Prof. Lars Nitschke – Insight into the immune system
DFG provides transregional group with 13 million euros of additional funding for immune system research
Fundamental new insights into the functioning of the immune system and a new approach to treating autoimmune diseases: these are among the achievements of the transregional collaborative research centre TRR130 ‘B-cells: Immunity and Autoimmunity’, whose co-ordinator is Prof. Lars Nitschke of the Division of Genetics at FAU. To enable the successful work to continue, the German Research Foundation (DFG) will be funding the transregional group for another 4 years with 13 million euros, of which around one third will be assigned to FAU.
B cells are a part of the human immune system; if pathogens enter the body they release antibodies to combat the intruders. The researchers based at FAU, University of Freiburg and Charité Berlin co-operating in the group are looking at what causes B cells to produce and release antibodies. They want to better understand how an immune response is triggered. Their second main area of interest is the malfunctioning of B cells in situations in which the antibodies they release attack the host body. Severe disorders such as rheumatoid arthritis, systemic lupus erythematosus (SLE) – also known as butterfly rash – and multiple sclerosis can result from these autoimmune reactions.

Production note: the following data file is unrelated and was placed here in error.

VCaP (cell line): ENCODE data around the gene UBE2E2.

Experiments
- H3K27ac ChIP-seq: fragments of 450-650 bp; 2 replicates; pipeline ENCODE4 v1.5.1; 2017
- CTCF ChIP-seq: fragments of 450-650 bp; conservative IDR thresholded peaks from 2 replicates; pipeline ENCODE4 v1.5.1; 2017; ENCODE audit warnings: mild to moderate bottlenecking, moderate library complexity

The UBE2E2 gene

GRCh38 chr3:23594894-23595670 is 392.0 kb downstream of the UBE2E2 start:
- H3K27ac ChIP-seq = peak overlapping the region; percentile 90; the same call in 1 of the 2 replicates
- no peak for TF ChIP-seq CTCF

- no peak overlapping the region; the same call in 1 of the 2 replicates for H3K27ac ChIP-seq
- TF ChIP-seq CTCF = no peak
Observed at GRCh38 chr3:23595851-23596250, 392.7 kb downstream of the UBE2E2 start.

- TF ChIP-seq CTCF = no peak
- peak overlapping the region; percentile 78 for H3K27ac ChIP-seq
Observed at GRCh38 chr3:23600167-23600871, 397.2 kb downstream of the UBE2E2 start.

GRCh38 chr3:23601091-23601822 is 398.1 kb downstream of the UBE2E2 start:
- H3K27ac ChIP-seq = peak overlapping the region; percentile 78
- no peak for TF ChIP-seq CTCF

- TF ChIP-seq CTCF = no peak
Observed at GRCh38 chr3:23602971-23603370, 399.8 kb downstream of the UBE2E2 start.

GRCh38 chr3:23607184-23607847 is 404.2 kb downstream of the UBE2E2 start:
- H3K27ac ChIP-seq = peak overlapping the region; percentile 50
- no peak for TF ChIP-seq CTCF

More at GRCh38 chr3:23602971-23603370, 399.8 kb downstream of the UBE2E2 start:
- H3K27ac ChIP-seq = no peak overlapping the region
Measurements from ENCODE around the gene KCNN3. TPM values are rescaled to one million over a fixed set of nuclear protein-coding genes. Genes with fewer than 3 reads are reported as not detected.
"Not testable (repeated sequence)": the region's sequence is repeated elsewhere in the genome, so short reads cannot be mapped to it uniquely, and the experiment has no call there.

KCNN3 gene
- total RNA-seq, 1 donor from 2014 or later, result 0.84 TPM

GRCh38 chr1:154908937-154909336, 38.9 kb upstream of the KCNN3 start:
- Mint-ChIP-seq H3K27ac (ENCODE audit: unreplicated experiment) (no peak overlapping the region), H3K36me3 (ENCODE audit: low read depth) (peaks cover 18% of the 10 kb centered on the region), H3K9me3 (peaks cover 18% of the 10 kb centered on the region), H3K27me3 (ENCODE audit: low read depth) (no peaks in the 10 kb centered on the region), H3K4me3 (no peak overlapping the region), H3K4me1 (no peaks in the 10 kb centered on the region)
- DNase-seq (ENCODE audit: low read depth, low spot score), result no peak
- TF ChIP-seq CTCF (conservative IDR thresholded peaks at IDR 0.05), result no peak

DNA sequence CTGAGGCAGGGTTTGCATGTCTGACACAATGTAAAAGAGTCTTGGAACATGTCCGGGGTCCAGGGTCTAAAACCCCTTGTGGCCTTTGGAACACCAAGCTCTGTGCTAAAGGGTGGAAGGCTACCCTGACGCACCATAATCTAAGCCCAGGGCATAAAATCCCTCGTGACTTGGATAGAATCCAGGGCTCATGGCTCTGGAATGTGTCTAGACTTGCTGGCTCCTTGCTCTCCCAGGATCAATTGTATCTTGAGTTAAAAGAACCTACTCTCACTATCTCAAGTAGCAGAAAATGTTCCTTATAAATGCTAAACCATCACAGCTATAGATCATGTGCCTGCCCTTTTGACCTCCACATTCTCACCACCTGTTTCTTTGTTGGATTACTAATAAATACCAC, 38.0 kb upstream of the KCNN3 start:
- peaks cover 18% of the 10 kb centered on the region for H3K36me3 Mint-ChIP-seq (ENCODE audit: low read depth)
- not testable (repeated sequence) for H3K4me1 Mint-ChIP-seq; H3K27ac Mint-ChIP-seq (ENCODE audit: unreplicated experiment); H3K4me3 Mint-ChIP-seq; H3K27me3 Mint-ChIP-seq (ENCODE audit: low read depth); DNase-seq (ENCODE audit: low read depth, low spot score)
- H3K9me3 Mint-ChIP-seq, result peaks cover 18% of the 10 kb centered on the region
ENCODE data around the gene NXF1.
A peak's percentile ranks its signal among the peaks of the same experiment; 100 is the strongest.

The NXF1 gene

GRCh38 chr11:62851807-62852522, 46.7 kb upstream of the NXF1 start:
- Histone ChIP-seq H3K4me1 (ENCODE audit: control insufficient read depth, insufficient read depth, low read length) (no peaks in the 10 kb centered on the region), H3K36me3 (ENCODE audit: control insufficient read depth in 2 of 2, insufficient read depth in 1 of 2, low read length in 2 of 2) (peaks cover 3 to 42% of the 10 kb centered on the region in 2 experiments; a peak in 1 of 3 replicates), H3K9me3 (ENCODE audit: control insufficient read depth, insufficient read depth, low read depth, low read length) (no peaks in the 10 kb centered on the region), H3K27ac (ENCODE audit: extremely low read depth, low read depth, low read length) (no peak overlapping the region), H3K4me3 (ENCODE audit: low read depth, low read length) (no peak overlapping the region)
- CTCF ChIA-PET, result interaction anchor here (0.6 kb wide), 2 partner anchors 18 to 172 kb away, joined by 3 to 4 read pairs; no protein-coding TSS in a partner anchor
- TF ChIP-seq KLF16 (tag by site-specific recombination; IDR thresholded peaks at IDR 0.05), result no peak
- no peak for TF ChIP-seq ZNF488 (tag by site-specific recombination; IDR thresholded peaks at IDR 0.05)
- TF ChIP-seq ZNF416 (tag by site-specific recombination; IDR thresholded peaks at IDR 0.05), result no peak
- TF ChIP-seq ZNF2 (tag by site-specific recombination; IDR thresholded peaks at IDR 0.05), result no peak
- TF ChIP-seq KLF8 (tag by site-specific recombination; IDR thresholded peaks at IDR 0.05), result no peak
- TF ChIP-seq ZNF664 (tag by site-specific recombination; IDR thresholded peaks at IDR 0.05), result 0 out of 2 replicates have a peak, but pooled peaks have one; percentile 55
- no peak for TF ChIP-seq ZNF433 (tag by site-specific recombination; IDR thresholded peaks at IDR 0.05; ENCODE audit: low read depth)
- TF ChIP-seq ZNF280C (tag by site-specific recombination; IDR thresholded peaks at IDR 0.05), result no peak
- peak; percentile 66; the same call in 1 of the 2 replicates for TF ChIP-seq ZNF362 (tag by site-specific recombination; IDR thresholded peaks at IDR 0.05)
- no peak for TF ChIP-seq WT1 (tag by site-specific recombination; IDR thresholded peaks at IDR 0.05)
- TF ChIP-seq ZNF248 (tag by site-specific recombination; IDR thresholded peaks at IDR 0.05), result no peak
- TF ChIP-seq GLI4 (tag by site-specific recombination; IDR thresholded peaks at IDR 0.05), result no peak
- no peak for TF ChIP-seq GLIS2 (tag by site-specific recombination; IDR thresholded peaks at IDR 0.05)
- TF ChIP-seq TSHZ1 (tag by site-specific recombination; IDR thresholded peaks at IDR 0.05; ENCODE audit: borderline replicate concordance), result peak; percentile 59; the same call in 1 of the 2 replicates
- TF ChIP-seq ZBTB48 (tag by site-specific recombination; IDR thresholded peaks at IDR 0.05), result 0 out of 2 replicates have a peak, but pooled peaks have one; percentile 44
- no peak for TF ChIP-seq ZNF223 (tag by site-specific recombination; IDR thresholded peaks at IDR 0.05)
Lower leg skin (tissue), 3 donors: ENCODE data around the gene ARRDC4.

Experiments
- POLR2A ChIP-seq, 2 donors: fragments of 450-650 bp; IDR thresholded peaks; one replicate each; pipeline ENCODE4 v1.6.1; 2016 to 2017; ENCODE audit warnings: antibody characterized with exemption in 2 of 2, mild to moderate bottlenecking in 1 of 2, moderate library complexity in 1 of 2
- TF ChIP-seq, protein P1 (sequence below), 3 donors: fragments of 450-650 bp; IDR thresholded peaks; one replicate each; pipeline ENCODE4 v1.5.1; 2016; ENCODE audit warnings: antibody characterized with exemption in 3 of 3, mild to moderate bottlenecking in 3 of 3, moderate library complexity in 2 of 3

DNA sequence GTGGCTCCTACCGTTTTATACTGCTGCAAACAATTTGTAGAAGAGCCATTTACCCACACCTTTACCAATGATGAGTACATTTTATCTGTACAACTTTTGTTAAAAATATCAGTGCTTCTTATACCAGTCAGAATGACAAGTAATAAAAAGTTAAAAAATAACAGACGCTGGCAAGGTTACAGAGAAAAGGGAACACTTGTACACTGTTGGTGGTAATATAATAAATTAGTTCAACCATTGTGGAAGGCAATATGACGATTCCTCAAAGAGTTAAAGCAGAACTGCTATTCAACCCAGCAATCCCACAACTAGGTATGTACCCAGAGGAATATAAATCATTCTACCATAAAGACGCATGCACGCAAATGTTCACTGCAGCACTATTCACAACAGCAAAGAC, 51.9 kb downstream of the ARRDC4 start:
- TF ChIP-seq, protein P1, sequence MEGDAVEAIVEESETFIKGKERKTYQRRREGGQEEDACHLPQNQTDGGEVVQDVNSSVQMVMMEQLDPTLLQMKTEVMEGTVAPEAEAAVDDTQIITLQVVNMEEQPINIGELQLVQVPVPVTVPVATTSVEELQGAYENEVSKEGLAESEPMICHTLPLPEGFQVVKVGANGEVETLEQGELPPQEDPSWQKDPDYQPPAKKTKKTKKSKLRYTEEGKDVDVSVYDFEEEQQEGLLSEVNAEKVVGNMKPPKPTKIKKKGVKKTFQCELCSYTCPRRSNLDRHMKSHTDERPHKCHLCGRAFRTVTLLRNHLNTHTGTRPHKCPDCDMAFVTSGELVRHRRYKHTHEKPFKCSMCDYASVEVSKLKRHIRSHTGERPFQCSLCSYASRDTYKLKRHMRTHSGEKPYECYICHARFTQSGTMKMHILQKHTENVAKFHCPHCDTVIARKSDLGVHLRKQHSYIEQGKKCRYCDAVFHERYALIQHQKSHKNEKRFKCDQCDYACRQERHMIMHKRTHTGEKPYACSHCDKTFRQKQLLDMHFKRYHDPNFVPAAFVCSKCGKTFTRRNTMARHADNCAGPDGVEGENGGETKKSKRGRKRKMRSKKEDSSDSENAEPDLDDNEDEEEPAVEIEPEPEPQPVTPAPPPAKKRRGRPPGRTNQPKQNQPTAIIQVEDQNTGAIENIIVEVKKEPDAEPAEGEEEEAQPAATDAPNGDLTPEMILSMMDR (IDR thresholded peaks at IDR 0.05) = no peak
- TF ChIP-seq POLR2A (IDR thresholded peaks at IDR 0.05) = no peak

Progress in the treatment of the autoimmune disease SLE
During the first period of funding, the researchers investigated the B cell antigen receptor that is responsible for the initial activation of B cells. They discovered that the receptor’s structure is in fact completely different to what had been assumed to date. Furthermore, the team was able to identify for the first time the mechanism that enables memory B cells to initiate a faster and greater release of antibodies if an infection reoccurs. It seems that they receive enhanced signals that enable them to mature into plasma cells more quickly and release antibodies in larger quantities.
In autoimmune diseases such as SLE, however, the plasma cells produce antibodies that attack the body itself. The researchers have been able to make progress here, too. Using a new treatment approach, they were able to kill off the plasma cells that occur in this form of disease.
Prof. Dr. Lars Nitschke
Phone: +49 9131 85-28453